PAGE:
Chiocca's and It. The Beast, Coke. It by Stephen King is a novel that seems to capture the excitement, terror, texture and wonder of life as few others. Chiocca's is a ratskeller in Richmond, Virgina which is my favourite eatery and one of my favourite places in the world-- baseball on the TV, slightly shabby and worn interior, full of regulars, full of miscellaneous bric-a-brac, cosy but never packed. The Beast is a particular sandwich which I always ordered, with Coke. Reading It in Chiocca's while eating the Beast and drinking Coke was one of the best experiences ever.
Lunch in Walgreen's with Michelle after dental surgery. I had dental surgery in America one day. Michelle was very attentive and caring to me all day long. I enjoyed being a patient. I am never sick, I miss out on all the sympathy!
Whiteboard brainstorming. "All the debates we had".... I love hearing about the creative process in anything, especially the up-in-the-air stage.
The Bible, mullioned windows, Ballymun Road. Reading the Bible (or quotations thereof) always makes me feel I am accessing the deepest layer of human experience and culture. Mullioned windows always seem to me like something decorative in the background, rarely noticed, but symbolic of tradition and heritage. Ballymun Road is full of old red-brick houses. These associations form a chord for me. Somehow, when I think of the Bible, I often find myself thinking of mullioned window and the Ballymun Road.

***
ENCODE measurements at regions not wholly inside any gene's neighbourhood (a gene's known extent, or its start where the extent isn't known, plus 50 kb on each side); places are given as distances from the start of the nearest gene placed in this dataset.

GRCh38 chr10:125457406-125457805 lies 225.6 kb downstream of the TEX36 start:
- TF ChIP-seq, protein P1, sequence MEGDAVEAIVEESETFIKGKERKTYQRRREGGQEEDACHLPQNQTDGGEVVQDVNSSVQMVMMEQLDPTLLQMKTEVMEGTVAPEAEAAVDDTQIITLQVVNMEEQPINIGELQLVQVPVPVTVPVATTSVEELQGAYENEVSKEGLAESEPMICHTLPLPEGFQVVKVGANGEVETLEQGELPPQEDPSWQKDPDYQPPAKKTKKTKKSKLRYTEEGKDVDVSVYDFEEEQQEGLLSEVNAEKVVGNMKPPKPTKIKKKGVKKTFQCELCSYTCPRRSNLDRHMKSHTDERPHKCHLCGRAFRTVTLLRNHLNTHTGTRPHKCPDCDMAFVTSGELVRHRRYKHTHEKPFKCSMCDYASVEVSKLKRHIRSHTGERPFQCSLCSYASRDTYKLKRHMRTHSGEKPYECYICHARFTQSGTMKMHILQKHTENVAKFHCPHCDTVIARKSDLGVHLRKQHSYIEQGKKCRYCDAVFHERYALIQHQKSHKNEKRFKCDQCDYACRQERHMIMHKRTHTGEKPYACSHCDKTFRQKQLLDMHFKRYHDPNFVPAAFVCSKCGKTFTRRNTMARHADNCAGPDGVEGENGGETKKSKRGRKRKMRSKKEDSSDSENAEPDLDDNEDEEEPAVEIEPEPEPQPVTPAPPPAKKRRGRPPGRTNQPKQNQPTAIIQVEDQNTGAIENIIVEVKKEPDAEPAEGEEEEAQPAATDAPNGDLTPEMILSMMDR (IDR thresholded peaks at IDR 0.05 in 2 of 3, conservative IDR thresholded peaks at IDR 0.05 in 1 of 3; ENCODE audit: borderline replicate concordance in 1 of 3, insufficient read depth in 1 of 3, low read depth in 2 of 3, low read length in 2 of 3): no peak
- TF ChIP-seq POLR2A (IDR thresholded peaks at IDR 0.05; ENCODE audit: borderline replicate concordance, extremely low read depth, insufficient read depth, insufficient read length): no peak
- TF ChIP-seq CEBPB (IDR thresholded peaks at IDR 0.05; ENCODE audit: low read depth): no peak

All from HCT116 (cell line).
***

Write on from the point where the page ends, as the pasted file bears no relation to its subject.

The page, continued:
Letter to the Hebrew, Black Hand Café. This is a café in Richmond. I remember reading the Letter to the Hebrews there one day, while having a coffee, and feeling full of zest for the Christian life.
Book of Revelations, flight to Dublin. The Book of Revelations must be the book of the New Testament that I've read the least. On a flight to Dublin, I read the entire thing through overnight. It filled me with excitement and zeal.
Funny toothbrush. My mother bought a toothbrush once. Only when she was looking at it with my sister did she realize it was in the shape of a woman's torso, complete with prominent 'lady bumps'. They laughed at it a lot. And I felt such a sense of warmth and happiness. I was only a kid. I love those moments of togetherness in humour.
Going straight to Mass from airport. Once I went straight from Dublin Airport to the Holy Spirit Church in Ballymun, complete with luggage, and just caught Mass. I felt like a very dedicated Christian.